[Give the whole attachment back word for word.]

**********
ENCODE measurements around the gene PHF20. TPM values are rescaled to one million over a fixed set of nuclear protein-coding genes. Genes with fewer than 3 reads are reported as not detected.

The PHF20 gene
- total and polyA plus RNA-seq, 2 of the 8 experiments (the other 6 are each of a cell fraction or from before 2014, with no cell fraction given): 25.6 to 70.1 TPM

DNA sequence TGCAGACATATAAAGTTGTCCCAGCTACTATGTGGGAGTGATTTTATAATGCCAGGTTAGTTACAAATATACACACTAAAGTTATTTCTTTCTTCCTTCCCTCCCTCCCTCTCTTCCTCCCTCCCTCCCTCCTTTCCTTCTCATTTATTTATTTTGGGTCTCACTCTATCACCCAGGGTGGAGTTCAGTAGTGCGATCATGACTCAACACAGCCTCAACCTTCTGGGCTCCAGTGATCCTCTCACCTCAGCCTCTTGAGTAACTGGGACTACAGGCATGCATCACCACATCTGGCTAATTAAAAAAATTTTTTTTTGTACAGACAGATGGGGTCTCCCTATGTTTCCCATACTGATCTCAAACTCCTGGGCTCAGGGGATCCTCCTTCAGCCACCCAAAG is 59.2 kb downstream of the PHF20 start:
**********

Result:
ENCODE measurements around the gene PHF20. TPM values are rescaled to one million over a fixed set of nuclear protein-coding genes. Genes with fewer than 3 reads are reported as not detected.

The PHF20 gene
- total and polyA plus RNA-seq, 2 of the 8 experiments (the other 6 are each of a cell fraction or from before 2014, with no cell fraction given): 25.6 to 70.1 TPM

DNA sequence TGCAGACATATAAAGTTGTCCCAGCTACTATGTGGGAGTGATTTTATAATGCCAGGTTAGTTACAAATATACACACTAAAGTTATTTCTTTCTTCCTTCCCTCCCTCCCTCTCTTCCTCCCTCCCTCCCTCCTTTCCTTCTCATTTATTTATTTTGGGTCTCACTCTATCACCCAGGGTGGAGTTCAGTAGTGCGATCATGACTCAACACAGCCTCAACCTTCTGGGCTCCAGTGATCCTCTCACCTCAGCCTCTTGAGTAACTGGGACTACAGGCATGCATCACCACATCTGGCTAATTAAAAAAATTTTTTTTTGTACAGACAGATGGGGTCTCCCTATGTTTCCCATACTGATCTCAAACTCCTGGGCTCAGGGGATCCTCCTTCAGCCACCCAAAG is 59.2 kb downstream of the PHF20 start: